Adrian Peterson, RB, Lions (43.4): He has four TDs and 17-plus Fantasy points in each of his past two games. If De'Andre Swift continues to miss time, Peterson will remain a strong drive finisher for an offense that has totaled 75 points in his past two games.
Jeff Wilson Jr., RB, 49ers (1.0): Wilson was one half of a time share with Raheem Mostert on Monday night, and is a decent depth add. You can never have enough RBs on your roster for the playoff drive, and Wilson could play a more prominent role at any time in a San Francisco backfield that has seen a lot of changes this year.
Keke Coutee, WR, Texans (5.2): Pushed into an expanded role in Week 13, Coutee scored 22.1 Fantasy points vs. the Colts. That was an impressive feat vs. a team that was sixth-best in Fantasy Points Per Game allowed to WRs coming in. He should continue to operate as a prime target for Deshaun Watson and is a top pickup of the week.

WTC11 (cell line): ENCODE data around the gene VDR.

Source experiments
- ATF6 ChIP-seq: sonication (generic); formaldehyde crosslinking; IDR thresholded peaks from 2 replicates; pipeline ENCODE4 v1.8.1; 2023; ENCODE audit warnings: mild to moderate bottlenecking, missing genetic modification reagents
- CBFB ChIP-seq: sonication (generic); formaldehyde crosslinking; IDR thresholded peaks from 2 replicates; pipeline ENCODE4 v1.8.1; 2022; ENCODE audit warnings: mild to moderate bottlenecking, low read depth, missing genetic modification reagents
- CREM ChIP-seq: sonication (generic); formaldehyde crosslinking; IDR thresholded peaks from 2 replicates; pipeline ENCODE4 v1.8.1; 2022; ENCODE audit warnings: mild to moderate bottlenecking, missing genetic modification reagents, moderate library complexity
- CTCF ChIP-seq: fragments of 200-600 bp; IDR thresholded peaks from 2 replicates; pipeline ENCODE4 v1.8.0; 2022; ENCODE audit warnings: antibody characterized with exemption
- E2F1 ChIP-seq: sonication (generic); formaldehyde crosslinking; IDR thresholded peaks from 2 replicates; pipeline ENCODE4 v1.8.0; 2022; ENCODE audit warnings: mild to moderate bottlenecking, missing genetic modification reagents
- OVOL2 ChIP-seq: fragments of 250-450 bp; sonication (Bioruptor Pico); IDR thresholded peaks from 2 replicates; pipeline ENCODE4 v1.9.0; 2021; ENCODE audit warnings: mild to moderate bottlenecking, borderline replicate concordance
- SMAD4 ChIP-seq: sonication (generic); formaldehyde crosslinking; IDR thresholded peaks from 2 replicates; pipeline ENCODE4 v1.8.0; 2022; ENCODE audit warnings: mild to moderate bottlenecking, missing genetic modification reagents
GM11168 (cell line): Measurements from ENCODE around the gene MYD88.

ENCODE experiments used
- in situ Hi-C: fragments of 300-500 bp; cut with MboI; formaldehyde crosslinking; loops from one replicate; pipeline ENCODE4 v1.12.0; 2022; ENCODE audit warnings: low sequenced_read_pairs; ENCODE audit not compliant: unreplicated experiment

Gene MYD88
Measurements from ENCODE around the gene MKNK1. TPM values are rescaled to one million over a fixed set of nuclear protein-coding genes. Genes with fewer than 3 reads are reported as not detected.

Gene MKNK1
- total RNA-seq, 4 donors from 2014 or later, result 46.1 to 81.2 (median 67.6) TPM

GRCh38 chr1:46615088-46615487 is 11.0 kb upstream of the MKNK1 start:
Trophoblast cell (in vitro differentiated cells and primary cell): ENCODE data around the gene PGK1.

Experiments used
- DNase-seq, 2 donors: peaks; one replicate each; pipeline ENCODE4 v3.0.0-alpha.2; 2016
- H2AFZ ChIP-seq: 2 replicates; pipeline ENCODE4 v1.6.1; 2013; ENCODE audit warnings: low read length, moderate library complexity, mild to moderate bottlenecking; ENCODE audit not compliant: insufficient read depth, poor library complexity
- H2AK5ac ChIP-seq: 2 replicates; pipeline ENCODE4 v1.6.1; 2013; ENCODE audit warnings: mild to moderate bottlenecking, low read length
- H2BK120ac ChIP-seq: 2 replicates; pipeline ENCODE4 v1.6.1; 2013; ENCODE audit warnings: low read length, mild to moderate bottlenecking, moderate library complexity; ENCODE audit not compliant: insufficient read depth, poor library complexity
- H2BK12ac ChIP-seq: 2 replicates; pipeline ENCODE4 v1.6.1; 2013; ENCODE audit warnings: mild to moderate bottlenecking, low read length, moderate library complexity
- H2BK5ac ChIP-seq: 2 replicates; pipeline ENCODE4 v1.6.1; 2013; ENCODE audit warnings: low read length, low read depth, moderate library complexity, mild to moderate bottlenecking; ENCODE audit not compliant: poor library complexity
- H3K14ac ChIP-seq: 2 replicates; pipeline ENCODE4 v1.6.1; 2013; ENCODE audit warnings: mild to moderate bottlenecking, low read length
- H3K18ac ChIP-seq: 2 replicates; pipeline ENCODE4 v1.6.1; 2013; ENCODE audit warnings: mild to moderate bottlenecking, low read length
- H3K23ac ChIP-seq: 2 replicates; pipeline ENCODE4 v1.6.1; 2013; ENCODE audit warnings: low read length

T.Y. Hilton, WR, Colts (38.3): The longtime Fantasy star has re-emerged in the past two games with two TDs and over 43 points. His next two matchups are with the Raiders (23rd in FFPG allowed to WRs) and the Texans, who he had eight catches for 110 yards against on Sunday.
Tim Patrick, WR, Broncos (7.0): He scored twice vs. the Chiefs in Week 13 and is a quality streaming option for the Fantasy postseason.
Gabriel Davis, WR, Bills (0.5): This big-play rookie has two TDs and over 32 Fantasy points in his past two games. He is an upside play when you need one.